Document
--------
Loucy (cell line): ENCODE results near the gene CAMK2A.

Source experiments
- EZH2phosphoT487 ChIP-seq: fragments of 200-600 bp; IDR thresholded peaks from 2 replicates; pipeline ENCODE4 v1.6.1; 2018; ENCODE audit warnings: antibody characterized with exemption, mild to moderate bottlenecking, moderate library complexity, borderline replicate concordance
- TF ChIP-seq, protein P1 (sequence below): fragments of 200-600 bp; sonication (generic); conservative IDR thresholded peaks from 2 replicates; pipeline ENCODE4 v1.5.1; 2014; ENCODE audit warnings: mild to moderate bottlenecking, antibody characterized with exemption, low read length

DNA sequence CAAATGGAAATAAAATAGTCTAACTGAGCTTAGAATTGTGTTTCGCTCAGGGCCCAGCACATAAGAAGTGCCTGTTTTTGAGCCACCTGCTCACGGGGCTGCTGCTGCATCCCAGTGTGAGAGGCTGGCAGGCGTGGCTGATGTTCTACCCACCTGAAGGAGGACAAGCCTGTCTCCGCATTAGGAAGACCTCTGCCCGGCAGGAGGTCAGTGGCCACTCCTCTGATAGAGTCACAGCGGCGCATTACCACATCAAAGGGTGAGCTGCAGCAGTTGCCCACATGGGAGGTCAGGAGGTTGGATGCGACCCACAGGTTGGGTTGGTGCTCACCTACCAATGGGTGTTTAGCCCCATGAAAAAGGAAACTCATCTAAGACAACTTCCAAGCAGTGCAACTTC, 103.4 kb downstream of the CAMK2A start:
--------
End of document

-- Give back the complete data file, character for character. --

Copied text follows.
Loucy (cell line): ENCODE results near the gene CAMK2A.

Source experiments
- EZH2phosphoT487 ChIP-seq: fragments of 200-600 bp; IDR thresholded peaks from 2 replicates; pipeline ENCODE4 v1.6.1; 2018; ENCODE audit warnings: antibody characterized with exemption, mild to moderate bottlenecking, moderate library complexity, borderline replicate concordance
- TF ChIP-seq, protein P1 (sequence below): fragments of 200-600 bp; sonication (generic); conservative IDR thresholded peaks from 2 replicates; pipeline ENCODE4 v1.5.1; 2014; ENCODE audit warnings: mild to moderate bottlenecking, antibody characterized with exemption, low read length

DNA sequence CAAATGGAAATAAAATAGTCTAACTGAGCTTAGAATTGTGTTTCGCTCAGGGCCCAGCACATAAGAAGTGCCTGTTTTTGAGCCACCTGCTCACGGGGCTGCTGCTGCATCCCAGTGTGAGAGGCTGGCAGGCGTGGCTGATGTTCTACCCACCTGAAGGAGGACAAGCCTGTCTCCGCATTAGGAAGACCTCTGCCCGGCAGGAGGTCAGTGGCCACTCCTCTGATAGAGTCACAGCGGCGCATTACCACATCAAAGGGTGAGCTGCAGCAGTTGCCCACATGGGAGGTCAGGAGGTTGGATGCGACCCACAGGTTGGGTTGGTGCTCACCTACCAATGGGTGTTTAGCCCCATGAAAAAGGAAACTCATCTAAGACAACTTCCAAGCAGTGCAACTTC, 103.4 kb downstream of the CAMK2A start: